A Berry Loopy Lawsuit

In 1963, the Quaker Oats Company introduced the world to Cap’n Crunch, a sugar cereal and its illustrated mascot of the same name. In development, it was a brand in search of a product. The Quaker team came up with the name and marketing plan, but nothing yet to put into the boxes they were ready to make. A researcher named Pam Lowe came up with the coating that gave these corn/oat puffs its enticing flavor, and the Quaker company liked it so much they gave it the Cap’n Crunch name they were so highly interested in. Quaker’s bet was that the public would like it, too.

They were right. The product was so popular that it quickly rose toward the top of the charts, being outsold only by Tony the Tiger’s Frosted Flakes. Quaker had a winner on its hands, so they expanded. In 1967, they came out with Cap’n Crunch’s Crunchberries, as see below:

It’s the same thing, basically — flavor-coated corn/oat concoctions — but with color spheres in addition. The spheres, called Crunchberries, are vaguely, fruit-flavored — there’s some strawberry juice concentrate in there — but they most certainly do not grow on trees or vines. Crunchberries, like snozzberries, aren’t berries or fruits or anything like that. They’re just marketing fluff.

But not everyone was convinced.

In the summer of 2008, a plaintiff whose name is easily Google-able, but I’m omitting because her lawyer had a habit of sending nasty letters to publishers who discussed the lawsuit as it could embarrass her, filed a lawsuit. A California law disallows misleading advertising, and courts have interpreted the law to apply if “members of the public are likely to be deceived” by the ads (and “ads” includes cereal boxes). And the plaintiff, according to Lowering the Bar, claimed that “she was misled by the Crunchberries packaging, specifically (1) the word ‘berry’ in the name of the product, (2) the picture of ‘pieces of cereal in bright fruit colors, shaped to resemble berries,’ and (3) ‘the product’s namesake, ‘Cap’n Crunch,’ thrusting a spoonful of ‘Crunchberries’ at the prospective buyer.'”  In other words: The lawsuit argued that the way PepsiCo (who by this time owned the Quaker Oats Company) marketed the cereal was deceptive; members of the public were likely to think that there was real fruit involved in its making.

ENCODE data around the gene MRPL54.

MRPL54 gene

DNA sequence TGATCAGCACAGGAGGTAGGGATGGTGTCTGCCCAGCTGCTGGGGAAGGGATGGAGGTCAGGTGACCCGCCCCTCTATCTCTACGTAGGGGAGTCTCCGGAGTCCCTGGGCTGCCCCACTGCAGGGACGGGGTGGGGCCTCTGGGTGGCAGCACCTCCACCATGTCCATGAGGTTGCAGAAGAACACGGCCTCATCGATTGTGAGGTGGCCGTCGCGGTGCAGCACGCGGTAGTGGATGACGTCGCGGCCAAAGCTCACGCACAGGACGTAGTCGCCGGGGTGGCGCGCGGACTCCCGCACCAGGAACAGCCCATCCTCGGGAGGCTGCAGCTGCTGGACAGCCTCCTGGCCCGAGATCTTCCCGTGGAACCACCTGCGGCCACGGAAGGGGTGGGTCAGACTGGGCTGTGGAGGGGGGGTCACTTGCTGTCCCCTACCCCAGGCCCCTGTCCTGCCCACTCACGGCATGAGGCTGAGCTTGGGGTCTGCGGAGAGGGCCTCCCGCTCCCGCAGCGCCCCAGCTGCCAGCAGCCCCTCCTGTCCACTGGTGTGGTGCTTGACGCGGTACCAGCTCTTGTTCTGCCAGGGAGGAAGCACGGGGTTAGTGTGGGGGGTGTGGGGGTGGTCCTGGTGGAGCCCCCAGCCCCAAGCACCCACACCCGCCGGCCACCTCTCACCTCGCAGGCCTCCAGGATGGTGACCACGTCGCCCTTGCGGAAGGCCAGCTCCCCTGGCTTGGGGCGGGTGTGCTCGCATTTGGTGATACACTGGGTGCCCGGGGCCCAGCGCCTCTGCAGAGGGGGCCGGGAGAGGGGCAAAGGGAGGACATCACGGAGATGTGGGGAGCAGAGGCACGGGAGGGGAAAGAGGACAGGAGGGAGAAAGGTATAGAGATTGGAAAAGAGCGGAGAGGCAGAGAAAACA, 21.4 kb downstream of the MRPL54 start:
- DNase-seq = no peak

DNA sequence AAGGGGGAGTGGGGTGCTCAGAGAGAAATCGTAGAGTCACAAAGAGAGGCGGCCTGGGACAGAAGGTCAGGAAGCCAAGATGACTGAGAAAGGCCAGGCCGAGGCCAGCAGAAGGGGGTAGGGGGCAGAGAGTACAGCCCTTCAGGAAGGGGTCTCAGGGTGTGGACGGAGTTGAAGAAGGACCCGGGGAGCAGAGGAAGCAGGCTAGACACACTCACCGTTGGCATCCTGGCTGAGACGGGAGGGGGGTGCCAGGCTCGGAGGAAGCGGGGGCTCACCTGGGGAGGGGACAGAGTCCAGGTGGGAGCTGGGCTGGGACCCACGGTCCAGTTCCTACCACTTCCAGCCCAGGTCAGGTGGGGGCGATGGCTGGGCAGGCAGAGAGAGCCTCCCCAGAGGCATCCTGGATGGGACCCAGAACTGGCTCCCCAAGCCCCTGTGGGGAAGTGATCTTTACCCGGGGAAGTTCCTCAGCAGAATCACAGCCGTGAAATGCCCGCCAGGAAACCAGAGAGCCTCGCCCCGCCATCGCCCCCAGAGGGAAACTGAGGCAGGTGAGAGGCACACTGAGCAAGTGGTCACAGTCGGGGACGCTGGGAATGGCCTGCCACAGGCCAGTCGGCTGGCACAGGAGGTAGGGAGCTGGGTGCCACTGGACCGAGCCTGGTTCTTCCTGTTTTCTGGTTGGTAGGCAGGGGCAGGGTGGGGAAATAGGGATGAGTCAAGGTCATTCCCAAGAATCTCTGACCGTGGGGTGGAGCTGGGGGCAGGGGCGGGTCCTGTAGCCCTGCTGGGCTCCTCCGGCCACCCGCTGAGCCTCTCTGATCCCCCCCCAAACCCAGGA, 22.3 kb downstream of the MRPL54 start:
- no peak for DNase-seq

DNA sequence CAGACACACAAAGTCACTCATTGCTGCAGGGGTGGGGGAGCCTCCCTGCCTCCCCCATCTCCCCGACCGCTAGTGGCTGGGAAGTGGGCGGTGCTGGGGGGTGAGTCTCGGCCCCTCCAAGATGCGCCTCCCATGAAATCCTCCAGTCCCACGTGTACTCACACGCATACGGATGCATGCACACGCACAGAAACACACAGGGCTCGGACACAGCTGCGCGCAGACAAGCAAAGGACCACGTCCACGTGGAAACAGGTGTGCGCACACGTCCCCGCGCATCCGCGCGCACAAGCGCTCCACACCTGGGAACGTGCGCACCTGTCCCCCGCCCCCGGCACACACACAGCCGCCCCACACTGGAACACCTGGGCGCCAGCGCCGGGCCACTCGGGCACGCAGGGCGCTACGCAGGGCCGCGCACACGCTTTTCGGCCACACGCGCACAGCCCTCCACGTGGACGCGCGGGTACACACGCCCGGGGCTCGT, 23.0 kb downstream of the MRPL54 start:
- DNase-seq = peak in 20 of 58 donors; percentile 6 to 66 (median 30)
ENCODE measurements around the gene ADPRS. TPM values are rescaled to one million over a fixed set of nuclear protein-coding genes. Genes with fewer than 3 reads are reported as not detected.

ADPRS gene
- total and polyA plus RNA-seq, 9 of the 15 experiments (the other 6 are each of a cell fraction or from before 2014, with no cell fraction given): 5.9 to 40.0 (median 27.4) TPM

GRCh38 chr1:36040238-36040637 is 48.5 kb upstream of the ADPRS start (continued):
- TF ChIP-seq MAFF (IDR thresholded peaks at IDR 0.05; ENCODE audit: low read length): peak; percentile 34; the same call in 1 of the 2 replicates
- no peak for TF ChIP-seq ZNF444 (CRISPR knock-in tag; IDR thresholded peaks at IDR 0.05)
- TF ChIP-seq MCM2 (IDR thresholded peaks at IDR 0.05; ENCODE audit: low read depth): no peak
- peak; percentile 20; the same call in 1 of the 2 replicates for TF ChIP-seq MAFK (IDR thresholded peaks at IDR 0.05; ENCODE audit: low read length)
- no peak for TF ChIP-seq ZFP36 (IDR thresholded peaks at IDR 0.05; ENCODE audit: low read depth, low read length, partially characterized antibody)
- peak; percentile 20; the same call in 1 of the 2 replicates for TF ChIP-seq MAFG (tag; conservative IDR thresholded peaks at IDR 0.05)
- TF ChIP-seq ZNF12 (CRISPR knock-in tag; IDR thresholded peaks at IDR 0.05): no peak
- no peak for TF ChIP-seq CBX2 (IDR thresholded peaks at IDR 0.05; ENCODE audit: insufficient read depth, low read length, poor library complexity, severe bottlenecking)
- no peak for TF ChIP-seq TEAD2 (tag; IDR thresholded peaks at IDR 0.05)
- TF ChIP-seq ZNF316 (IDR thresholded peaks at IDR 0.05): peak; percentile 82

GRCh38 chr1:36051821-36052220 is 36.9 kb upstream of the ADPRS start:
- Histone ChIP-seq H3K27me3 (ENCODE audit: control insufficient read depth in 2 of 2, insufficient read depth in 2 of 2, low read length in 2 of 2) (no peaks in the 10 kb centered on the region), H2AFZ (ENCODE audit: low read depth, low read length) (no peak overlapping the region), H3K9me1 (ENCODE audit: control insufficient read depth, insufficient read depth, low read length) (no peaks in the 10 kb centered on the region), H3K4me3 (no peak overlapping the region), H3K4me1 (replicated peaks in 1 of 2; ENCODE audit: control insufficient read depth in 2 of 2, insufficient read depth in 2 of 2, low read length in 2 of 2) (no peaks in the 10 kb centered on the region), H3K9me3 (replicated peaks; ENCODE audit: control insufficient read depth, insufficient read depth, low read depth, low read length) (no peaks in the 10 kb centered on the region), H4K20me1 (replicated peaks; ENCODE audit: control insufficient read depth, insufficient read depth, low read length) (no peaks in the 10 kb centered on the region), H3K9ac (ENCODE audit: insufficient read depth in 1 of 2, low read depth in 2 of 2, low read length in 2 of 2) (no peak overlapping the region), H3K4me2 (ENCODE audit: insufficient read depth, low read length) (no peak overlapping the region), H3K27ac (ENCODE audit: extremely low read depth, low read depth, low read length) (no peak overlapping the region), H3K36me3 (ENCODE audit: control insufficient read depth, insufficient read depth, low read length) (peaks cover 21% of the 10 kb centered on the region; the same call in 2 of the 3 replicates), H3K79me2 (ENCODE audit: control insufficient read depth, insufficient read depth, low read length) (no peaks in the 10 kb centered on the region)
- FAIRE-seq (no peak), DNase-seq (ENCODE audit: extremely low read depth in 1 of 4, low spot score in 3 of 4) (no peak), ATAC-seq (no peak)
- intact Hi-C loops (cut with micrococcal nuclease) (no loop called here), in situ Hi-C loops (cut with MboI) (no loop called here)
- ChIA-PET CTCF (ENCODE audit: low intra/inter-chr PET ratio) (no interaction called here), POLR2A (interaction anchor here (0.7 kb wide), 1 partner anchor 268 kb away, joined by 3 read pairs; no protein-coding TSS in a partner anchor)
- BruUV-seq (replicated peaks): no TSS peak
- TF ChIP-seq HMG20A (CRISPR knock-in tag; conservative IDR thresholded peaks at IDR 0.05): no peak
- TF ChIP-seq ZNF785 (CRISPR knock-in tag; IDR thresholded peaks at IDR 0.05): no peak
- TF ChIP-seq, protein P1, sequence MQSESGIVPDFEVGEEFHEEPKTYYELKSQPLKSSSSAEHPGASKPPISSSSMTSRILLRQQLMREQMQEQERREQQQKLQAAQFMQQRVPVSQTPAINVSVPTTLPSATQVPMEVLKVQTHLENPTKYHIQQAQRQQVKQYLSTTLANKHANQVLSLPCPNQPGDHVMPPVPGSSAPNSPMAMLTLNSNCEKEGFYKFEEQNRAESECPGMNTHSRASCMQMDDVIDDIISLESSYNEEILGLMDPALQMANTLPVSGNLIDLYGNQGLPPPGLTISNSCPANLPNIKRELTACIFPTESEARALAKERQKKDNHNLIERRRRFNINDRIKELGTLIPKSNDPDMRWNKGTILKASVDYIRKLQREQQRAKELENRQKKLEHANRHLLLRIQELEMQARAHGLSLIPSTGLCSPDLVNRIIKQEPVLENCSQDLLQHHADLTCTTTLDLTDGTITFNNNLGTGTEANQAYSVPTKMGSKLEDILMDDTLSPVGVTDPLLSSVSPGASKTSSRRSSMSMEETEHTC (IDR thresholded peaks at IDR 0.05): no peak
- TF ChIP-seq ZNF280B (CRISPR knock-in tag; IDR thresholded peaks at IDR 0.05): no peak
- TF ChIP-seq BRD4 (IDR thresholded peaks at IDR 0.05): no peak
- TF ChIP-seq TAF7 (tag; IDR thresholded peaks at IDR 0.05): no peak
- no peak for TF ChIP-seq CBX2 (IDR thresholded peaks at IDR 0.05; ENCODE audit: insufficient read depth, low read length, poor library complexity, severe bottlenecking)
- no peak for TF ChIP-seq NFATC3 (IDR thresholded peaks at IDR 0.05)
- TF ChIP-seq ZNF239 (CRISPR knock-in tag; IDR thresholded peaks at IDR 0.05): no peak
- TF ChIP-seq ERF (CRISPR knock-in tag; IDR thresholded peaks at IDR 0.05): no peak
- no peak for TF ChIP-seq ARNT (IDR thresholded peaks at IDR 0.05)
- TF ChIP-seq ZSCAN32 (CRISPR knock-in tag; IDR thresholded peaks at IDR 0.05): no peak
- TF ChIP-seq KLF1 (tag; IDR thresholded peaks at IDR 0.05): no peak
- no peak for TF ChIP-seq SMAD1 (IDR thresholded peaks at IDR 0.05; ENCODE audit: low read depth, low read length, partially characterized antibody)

In essence, she was arguing that crunchberries were a real fruit.

That’s how the court saw it, at least — and thankfully, she lost her case. The court ruled that it “is not aware of, nor has plaintiff alleged the existence of, any actual fruit referred to as a ‘crunchberry,’” and “so far as this court has been made aware, there is no such fruit growing in the wild or occurring naturally in any part of the world.” As such, the court dismissed the claim.

But before the court was done dispensing with the Case of the Fruitless Crunchberries, the judge noted that the attorneys representing this plaintiff weren’t new to cereal litigation. Previously, as another Lowering the Bar post notes, the firm had taken aim at Froot Loops, arguing that it, too, deceived purchasers into thinking it contained real fruit. That case, also, failed.

Bonus fact: Not all truth-in-advertising cereal lawsuits end up with a plaintiff being embarrassed by bad press. In some cases, the plaintiffs win. In 2009, Kellogg, makers of Rice Krispies, claimed that Rice Krispies “was fortified with nutrients and antioxidants to help support human immune systems,” according to Law360. No one would have likely cared about this claim, but it coincided with the 2009 swine flu (H1N1) pandemic, and many people were annoyed that Rice Krispies claimed to help kids and others fight disease during a period of panic. The Krispie claim wasn’t substantiated by any of the research, of course, so Kellogg lost the case. Kellogg agreed to pay $5 million in various penalties to settle lawsuits against it arising from their unwarranted claim.

From the Archives: The Curious History of Graham Crackers and Corn Flakes: They were created for reasons not listed on the packaging.

Related: Nordic Berries. They’re gummy vitamins and no, they aren’t real berries. But so far, they haven’t be sued for claiming otherwise.